ladies of ancient families, manner. Upon this first coat of mortar is with little fortune, but with all the qualities laid a coat of pugging formed of road scrap- which should accompany fortune.”—Liverpool ings or refuse rubbish from the building, Albion. mixed with an eighth or tenth part of lime and passed through a pug mill. This is laid in, the whole depth of the joists, as a solid Among forth-coming novelties we observe the foundation to receive either a facing of lime following announced for immediate publicaand sand in certain proportions, coated with tion : linseed oil, or a flooring of wood or stone. It The Secret History of the French Revoluthus forms a solid mass perfectly fire-proof, tions of 1848, or Memoirs of Citizen Caussiand, according to the calculations of the paten- dière, whilst acting as Minister of Police tees, the cost does not exceed that of the ordi- to the French Republic. Including a narranary mode of construction with timber. tive of the Revolution in February to the pres
ent time. Written by Citizen Caussidière, Representative of the people. (This work
will be first published in England ) FRENCH MATEIMONIAL BROKERS.Former The Life and Remains of Theodore Hook. ly matrimonial advertisements constantly ap- With Anecdotes of some of his contemporapeared in the French Journals ; but, instead ries. By the Rev R. D. Barham. of the gentlemen advertising for wives, as they Memoirs of Chateaubriand. Written by do here, in France the ladies advertised them- | Himself. Translated from the French. selves and their attractions to be disposed of. Clara Fane, or the Contrasts of a Life. A In the Journal des Affiches the following Novel, by Louisa Stuart Costello. matrimonial wants and attractions were pomp The Young Countess. A Novel, by Mrs. ously and prominently put forth under the Trollope. heading, “ Ready to Marry :-1st. Fifty wid The Fountain of Arethusa. By Robert E. ows, with from 2,000f. to 20,000f. of income. Landor, M.A.
This is one of a small group in the South | miles, and nearly dve south from the SettlePacific Ocean, distant about fourteen hun- ment is Philip Island, rising in a rugged and dred miles from Van Dieman's Land, in a precipitous outline about nine hundred feet north-easterly direction. The three principal above the sea. Its geological formation reIslands are respectively known as Norfolk, sembles that of Norfolk Island. It is uninPhilip, and Nepean Islands; of these, the first habited save by a few wild goats, innumerabile is the chief, and only habitable one. It is of rabbits, and some fowls originally domestic, irregular form, the shores bluff and broken, but to whom such classification is no longer its greatest length is about fire miles and a applicable ; the last do not multiply rapidly, half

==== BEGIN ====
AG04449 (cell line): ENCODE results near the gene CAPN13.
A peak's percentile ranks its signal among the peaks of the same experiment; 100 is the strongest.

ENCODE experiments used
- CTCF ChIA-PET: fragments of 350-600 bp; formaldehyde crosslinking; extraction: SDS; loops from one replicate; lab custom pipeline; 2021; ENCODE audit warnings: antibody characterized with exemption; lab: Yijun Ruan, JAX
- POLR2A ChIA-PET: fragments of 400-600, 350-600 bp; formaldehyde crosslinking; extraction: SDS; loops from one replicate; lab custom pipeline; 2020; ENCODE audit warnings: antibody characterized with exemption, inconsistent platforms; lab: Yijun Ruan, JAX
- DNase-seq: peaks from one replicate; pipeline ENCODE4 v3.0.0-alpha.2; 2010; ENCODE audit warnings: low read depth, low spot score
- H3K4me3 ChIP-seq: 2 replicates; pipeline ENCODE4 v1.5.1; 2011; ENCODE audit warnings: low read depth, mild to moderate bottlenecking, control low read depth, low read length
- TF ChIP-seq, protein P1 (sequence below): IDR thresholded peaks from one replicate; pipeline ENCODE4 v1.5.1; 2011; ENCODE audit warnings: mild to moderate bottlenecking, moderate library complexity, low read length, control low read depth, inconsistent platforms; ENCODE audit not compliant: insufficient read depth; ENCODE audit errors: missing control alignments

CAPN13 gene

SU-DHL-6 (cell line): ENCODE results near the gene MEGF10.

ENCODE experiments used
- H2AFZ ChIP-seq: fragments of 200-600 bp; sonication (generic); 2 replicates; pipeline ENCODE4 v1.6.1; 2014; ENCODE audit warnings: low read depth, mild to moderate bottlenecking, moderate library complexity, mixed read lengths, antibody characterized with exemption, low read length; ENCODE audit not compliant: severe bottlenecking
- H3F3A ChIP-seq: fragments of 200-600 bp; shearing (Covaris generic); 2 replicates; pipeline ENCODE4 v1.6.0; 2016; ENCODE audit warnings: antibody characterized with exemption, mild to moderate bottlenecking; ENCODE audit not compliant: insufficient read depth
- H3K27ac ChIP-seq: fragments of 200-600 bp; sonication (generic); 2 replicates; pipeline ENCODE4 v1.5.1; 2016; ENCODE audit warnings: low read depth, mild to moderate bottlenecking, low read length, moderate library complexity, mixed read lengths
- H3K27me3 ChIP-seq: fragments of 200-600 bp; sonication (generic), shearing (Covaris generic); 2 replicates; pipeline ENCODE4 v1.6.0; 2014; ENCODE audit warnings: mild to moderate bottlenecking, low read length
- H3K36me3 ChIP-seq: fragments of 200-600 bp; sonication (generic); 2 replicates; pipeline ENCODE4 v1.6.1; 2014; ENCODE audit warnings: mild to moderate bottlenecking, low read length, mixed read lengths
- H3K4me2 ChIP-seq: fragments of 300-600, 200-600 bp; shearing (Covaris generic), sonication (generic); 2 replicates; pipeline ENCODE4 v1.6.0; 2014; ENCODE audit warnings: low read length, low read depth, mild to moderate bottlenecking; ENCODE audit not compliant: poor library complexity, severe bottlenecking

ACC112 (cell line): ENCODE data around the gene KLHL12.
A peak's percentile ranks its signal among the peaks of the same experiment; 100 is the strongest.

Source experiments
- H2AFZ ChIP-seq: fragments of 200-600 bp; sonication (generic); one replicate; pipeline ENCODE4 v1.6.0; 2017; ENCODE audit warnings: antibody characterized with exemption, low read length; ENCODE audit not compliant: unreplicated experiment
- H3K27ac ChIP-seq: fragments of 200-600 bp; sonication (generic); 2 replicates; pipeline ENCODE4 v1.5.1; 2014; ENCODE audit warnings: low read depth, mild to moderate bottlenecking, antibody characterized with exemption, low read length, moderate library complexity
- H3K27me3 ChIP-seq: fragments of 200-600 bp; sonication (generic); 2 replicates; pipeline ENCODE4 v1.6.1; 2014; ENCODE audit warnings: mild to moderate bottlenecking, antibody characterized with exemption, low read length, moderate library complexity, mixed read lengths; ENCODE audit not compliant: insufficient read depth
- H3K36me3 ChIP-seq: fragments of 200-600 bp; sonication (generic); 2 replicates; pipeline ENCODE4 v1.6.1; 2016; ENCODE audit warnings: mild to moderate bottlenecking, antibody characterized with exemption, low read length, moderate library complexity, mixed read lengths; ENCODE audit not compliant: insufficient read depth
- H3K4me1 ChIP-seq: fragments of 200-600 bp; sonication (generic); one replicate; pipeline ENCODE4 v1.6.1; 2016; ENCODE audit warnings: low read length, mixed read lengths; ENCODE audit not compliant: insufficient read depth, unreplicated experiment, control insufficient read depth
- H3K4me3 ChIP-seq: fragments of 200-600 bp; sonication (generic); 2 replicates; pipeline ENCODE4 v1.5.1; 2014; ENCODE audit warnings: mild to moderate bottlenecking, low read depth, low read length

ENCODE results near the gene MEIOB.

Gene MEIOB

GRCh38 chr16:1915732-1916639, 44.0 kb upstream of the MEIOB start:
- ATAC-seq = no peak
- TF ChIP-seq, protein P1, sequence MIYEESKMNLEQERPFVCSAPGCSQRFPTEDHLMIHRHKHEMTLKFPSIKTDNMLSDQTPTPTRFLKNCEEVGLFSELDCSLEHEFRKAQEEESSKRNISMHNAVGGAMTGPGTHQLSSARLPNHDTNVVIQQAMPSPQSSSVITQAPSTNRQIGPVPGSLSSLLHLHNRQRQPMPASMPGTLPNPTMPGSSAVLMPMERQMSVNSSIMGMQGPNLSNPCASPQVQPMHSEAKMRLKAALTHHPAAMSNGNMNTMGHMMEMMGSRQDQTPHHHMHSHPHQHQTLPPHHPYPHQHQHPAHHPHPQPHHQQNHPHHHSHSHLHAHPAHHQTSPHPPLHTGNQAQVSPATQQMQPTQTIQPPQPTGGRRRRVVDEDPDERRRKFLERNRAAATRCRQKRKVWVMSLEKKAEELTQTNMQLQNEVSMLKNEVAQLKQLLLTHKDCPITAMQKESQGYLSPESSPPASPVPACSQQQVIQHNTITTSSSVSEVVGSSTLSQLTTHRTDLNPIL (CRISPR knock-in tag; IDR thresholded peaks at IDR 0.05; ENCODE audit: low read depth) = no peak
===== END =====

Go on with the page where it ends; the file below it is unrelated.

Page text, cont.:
, extending from Puint Blackburne to owing probably to the scarcity of food and Point Howe. Its extreme breadth, measured | water; the latter, if procurable at all, are in between Point Ross and the opposite coast such inaccessible positions, that visitors find near Bird Island, is nearly four miles. It it necessary to carry a supply with them. may bave a superficies of about nine thousand The Island is about a mile and a half long, acres. The general character of the interior with a medium breadth of three quarters of a is uneven, being broken by steep hills, and mile. deep and narrow gullies or ravines, the former The vast quantity of ral bits found here, covered with forest timber in great variety, added to the monotony of Norfolk Island life, thickly interwoven with gigantic creepers, and rendering any change desirable, have proved dense growth of underwool. Water is found an attraction to the sportsmen of the garrison, a in sufficient quantity hy digging, and the riv- party of whom occasionally cross over to pass a ulets which run through the gullies suffer but few days in this wilderness, occupying a weathlittle apparent diminution in the draught of er-boarded hut, erected, I believe, under the
direction of the late Captain Best, 50th RegiThe geological formation of the Island is ment, who lost his life when crossing the “bar," porphyry, much degraded on the surface. On on his return froin one of these excursions. the north-eastern and other parts of the coast, The landing place is on the north side of there are basaltic appearances.
the Island, near a detached perpendicular Boulders of green stone are every where rock; a creek recedes sone eighty or a hunfound imbedded in the porphyry, all of them dred yards ; with from twelve to eighteen fect in a rounded form, as if from the action of water, and a ledge of table rocks here affords water, and composed of layers like the coats good landing. The ascent now is by a fissure of an onion. It has already been mentionell or chasm in the wall, the bioken path being that limestone is found at the south-east ex- almost perpendicular, and more difficult even tremity of the Island, and there only. Sand- than it looks, owing to the crumbling footing, stone is found in company with it, in consid- and the deep sand which succecils to the rock ; erable quantity; the latter is much used for when it is considered that hammocks, bedding. building purposes, being procurable in blocks provisions, and water, have all to be carried or wedges of almost any size, and from its up this ascent, it will le admitted that gunporous nature it is also valuable as dripstone. ning here has its toils as well as its pleasures. The greatest elevation on the Island is the My visit was a short one, having started at sumnit of Mount Pitt, a wooded hill on the daybreak in a boat destined to bring back a north-west side, which is estimated to rise party who had for some days been killing tinic cleren hundred feet above the sea.